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The Gilded Cage


The Gilded Cage

Katherine Randolph has received the news of a lifetime --- a grandfather who she didn’t know existed has passed away and she and her brother have inherited his estate as well as his title. Katherine is quickly swept up in her new high-society life in England, but everything isn’t what it seems to be. There are rumors that an animal prowls the grounds of their sprawling new home. When Katherine’s brother is found dead, everyone assumes it was a suicide --- but Katherine doesn’t believe it and is determined to find his killer.

THE GILDED CAGE is a gothic mystery that was highly engrossing. It was fast-paced and a quick read. Lucinda Gray clearly knows the genre she was writing. THE GILDED CAGE expertly utilizes a lot of the gothic tropes. It has a dark tone, a young girl moving to a new wealthy estate that has secrets, questionable love interests and hints at the paranormal. It had all of the well-known elements of the gothic genre, but Lucinda Gray never took any risks with it. It wasn’t very original. It needed something different to set apart from being the same story that you’ve read so many times.

"THE GILDED CAGE was an enjoyable gothic historical novel with an interesting mystery that needed a great deal more development."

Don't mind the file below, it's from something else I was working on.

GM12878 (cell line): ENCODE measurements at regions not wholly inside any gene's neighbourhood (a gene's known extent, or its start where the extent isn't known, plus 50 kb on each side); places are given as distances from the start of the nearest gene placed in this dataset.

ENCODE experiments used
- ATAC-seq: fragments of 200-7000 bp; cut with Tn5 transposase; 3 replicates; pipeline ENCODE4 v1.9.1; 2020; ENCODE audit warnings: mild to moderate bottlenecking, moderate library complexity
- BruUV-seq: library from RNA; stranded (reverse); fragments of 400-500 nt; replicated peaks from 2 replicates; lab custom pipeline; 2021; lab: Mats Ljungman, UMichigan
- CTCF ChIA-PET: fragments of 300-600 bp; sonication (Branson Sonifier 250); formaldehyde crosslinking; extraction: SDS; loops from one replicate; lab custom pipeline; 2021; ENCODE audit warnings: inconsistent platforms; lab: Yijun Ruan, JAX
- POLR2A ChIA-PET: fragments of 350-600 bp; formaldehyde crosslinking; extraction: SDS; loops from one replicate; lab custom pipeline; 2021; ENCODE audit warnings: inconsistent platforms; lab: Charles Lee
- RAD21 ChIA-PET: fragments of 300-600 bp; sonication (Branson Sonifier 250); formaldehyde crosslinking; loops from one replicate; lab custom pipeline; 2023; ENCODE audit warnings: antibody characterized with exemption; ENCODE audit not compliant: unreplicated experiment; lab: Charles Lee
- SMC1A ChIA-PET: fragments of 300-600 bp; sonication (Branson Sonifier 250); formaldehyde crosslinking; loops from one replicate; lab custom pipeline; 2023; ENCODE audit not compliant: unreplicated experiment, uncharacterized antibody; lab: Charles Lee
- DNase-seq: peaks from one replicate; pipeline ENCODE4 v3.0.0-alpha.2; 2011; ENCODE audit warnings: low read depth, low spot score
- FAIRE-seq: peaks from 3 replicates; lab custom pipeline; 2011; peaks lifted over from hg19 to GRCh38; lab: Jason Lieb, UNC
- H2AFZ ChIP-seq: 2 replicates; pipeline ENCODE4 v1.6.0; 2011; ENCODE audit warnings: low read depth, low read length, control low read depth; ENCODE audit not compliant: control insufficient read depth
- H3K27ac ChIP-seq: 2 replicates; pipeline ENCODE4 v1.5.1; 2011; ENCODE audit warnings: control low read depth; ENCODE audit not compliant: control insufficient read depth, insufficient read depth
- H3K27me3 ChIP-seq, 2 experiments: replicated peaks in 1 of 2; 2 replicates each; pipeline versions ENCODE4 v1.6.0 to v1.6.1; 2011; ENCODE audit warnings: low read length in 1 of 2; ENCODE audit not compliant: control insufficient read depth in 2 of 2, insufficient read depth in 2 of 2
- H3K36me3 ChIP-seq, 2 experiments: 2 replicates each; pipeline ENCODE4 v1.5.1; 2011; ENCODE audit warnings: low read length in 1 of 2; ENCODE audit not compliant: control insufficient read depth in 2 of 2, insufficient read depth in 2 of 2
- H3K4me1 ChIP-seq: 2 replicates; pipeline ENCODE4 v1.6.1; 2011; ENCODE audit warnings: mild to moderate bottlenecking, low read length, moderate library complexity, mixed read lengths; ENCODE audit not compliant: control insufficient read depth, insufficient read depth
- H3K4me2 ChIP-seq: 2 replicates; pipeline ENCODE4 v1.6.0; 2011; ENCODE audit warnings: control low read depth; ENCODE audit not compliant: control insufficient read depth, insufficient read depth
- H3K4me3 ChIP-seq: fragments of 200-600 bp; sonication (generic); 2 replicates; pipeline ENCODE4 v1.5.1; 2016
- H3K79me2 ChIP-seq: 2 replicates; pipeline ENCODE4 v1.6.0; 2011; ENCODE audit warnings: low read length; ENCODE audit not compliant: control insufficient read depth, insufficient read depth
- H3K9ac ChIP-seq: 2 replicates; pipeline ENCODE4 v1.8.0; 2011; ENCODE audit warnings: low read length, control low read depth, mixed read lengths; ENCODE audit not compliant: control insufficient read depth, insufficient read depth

The story was very predictable for me. It was a straightforward mystery that led to the expected suspects right away. The main character, Katherine, questioned the obvious people but as is typical, it was really the ones right under her nose. I know gothic novels tend to have a darker tone and only hint at the paranormal, but THE GILDED CAGE might have benefited immensely from actually having a paranormal element. There was the rumor of the Walthington beast and several “hallucinations” of signs of it being real. It would have added another layer to the story.

Which brings to light the biggest problems of the novel: it didn’t have enough depth. The storyline was very one-dimensional. The pacing was a severe issue as well. It ended way too quickly and resolved the murder without exploring or wrapping up Katherine’s narrative. The romances in the novel were poorly paced with Katherine having a romp with a servant and then falling in love with a man she met a handful of times. This novel would have benefited from being a hundred pages longer, so the author could develop relationships, plot and world building.

THE GILDED CAGE was an enjoyable gothic historical novel with an interesting mystery that needed a great deal more development. It could have been a great and original story, but fell flat for relying on the same old gothic tropes.

Reviewed by Dana Cuadrado on August 29, 2016

The Gilded Cage
by Lucinda Gray